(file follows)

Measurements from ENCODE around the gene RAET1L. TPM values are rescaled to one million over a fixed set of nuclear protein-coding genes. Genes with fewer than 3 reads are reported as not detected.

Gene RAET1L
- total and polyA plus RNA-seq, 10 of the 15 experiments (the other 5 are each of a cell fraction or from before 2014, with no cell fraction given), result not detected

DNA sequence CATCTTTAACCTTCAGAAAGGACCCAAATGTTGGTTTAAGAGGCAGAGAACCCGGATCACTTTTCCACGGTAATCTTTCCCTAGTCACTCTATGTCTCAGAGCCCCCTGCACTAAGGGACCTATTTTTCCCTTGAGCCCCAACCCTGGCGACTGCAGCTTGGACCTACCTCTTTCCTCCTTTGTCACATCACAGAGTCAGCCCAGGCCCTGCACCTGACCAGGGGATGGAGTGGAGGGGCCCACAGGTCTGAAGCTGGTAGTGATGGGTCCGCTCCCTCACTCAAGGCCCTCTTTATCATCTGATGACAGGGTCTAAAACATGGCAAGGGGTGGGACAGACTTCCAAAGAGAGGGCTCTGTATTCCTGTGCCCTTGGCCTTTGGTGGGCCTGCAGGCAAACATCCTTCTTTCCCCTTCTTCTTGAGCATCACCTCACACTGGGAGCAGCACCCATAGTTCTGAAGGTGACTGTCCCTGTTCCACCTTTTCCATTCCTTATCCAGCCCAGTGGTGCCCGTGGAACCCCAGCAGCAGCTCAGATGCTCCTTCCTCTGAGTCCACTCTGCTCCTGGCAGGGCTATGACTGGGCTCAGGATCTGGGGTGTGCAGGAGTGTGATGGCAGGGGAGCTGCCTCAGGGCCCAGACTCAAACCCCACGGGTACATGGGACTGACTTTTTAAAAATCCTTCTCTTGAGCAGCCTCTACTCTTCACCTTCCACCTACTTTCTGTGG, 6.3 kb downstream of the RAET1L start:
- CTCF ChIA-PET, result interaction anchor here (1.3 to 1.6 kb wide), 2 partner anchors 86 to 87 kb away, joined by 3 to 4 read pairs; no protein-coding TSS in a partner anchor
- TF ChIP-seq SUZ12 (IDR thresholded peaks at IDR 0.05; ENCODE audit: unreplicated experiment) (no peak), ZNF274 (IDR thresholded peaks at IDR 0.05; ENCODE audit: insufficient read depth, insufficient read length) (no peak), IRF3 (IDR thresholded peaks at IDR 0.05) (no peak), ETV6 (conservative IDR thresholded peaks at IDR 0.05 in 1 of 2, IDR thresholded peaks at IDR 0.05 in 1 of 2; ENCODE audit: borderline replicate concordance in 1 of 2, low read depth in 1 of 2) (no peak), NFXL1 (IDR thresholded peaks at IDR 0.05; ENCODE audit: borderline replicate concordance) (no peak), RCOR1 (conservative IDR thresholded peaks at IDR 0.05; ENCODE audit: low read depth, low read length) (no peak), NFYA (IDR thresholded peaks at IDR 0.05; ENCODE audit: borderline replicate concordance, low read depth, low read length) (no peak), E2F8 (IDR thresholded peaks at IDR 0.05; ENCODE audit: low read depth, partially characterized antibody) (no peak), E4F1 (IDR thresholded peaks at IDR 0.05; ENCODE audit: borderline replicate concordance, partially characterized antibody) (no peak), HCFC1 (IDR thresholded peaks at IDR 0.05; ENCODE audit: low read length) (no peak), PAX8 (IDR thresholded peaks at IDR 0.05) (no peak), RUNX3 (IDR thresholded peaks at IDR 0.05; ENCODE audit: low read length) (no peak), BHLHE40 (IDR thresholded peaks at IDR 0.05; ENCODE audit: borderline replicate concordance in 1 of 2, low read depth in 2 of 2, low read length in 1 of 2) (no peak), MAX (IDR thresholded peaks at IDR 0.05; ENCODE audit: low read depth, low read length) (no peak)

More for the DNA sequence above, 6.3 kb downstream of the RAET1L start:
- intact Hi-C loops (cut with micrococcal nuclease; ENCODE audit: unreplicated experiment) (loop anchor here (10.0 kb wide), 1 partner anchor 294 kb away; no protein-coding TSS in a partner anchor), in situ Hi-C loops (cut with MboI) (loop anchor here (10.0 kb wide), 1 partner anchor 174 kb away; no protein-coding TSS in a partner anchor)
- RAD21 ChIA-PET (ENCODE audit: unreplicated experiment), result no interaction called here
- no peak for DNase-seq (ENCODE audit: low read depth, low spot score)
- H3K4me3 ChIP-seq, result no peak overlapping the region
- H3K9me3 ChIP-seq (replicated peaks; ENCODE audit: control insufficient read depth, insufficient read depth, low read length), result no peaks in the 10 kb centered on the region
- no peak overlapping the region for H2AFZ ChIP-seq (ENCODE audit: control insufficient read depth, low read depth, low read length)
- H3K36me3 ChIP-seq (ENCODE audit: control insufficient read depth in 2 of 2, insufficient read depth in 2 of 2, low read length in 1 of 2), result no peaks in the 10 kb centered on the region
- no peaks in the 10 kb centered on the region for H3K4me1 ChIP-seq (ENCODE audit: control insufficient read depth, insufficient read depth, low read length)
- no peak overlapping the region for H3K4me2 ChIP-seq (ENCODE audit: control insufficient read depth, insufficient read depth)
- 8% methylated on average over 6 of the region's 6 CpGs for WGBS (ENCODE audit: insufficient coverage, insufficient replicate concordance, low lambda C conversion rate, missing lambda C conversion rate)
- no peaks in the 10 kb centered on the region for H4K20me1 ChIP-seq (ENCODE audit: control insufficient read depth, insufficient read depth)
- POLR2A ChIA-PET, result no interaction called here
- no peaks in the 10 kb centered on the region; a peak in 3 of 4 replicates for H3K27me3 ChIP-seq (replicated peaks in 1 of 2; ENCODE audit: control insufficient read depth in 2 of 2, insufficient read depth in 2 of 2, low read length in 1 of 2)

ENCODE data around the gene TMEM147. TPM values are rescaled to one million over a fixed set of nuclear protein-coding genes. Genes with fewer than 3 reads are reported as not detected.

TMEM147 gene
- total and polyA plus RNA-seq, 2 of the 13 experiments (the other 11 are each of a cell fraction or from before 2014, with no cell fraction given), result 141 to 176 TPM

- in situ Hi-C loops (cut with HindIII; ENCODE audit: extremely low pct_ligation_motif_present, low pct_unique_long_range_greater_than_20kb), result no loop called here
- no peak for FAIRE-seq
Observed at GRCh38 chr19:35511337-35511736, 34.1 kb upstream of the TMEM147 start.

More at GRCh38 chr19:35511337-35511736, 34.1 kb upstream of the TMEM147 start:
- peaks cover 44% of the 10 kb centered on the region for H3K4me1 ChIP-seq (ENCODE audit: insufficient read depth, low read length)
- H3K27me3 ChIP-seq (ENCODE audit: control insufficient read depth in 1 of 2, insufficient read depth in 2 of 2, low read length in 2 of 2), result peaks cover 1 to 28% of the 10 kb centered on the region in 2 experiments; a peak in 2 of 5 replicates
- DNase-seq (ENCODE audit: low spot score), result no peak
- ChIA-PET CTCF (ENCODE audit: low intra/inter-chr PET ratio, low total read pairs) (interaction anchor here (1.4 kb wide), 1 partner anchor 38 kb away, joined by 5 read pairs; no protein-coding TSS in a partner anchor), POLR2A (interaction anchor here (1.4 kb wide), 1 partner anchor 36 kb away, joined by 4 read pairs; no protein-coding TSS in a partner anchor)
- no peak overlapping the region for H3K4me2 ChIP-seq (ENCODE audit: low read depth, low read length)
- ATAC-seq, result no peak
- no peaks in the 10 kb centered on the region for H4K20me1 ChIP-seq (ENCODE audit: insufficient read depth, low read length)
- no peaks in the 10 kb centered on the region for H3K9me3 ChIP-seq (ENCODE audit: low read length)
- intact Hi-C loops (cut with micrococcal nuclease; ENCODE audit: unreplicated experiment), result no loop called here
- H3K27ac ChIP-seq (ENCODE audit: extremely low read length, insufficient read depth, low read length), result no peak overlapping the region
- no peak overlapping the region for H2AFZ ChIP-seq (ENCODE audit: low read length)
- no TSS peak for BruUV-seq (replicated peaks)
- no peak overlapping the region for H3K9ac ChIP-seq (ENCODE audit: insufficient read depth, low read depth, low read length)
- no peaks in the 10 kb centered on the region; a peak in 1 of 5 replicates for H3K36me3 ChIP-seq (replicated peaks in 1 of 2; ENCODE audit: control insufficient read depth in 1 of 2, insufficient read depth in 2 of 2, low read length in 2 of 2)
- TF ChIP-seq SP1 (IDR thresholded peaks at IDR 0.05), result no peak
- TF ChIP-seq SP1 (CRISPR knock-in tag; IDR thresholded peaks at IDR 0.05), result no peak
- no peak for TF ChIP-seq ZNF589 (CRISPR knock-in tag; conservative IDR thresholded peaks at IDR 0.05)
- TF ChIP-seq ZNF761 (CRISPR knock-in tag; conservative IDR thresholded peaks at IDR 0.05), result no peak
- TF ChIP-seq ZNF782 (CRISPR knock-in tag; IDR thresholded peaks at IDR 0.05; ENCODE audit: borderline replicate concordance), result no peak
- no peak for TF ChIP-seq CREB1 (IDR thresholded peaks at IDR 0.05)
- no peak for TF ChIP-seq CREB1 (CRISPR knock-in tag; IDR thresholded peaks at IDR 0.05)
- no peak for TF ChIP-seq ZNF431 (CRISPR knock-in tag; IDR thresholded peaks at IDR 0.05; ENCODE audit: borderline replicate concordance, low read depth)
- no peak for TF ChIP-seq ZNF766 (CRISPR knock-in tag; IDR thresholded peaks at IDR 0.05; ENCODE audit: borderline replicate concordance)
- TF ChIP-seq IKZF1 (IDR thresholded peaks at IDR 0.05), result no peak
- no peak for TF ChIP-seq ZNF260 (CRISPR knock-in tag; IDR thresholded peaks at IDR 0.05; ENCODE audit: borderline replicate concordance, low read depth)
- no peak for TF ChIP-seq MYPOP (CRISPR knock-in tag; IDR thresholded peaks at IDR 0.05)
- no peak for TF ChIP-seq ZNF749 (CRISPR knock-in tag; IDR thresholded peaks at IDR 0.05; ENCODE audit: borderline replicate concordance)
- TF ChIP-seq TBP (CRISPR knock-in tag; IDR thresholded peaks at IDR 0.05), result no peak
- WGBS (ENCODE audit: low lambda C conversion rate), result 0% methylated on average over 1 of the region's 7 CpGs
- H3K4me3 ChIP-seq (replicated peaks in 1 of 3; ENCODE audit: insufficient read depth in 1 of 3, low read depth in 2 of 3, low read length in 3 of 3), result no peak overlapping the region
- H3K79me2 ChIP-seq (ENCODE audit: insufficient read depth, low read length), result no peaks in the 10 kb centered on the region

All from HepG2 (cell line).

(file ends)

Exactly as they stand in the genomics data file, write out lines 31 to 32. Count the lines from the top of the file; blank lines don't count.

- ChIA-PET CTCF (ENCODE audit: low intra/inter-chr PET ratio, low total read pairs) (interaction anchor here (1.4 kb wide), 1 partner anchor 38 kb away, joined by 5 read pairs; no protein-coding TSS in a partner anchor), POLR2A (interaction anchor here (1.4 kb wide), 1 partner anchor 36 kb away, joined by 4 read pairs; no protein-coding TSS in a partner anchor)
- no peak overlapping the region for H3K4me2 ChIP-seq (ENCODE audit: low read depth, low read length)